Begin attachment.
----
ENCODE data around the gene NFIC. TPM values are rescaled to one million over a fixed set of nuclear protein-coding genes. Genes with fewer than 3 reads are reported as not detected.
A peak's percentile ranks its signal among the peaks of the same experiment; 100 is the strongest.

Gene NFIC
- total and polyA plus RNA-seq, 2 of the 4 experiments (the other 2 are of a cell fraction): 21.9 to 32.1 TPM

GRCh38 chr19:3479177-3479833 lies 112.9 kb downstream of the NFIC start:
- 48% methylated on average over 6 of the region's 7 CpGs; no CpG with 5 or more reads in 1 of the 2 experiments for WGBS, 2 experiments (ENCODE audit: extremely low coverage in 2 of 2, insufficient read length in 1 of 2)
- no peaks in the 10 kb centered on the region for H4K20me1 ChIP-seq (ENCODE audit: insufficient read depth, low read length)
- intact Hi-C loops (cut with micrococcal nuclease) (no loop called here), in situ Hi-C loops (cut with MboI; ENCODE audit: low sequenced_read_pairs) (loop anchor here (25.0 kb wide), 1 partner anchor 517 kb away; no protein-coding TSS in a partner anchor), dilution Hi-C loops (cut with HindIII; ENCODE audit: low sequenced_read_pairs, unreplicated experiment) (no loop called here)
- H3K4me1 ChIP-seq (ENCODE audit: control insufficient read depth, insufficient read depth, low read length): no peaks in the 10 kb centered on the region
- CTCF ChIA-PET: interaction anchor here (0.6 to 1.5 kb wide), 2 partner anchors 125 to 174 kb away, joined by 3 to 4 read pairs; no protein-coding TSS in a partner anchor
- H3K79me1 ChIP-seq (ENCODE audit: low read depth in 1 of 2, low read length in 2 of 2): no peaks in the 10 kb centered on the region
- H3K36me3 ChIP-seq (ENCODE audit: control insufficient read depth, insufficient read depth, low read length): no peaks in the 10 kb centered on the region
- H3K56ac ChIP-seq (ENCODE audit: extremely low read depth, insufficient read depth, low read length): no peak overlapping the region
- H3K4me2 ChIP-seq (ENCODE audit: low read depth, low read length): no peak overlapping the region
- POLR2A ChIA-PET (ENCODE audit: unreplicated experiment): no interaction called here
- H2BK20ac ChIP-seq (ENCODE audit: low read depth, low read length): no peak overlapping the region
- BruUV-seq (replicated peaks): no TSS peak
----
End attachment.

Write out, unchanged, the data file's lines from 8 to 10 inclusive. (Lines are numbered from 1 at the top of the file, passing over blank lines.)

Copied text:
- intact Hi-C loops (cut with micrococcal nuclease) (no loop called here), in situ Hi-C loops (cut with MboI; ENCODE audit: low sequenced_read_pairs) (loop anchor here (25.0 kb wide), 1 partner anchor 517 kb away; no protein-coding TSS in a partner anchor), dilution Hi-C loops (cut with HindIII; ENCODE audit: low sequenced_read_pairs, unreplicated experiment) (no loop called here)
- H3K4me1 ChIP-seq (ENCODE audit: control insufficient read depth, insufficient read depth, low read length): no peaks in the 10 kb centered on the region
- CTCF ChIA-PET: interaction anchor here (0.6 to 1.5 kb wide), 2 partner anchors 125 to 174 kb away, joined by 3 to 4 read pairs; no protein-coding TSS in a partner anchor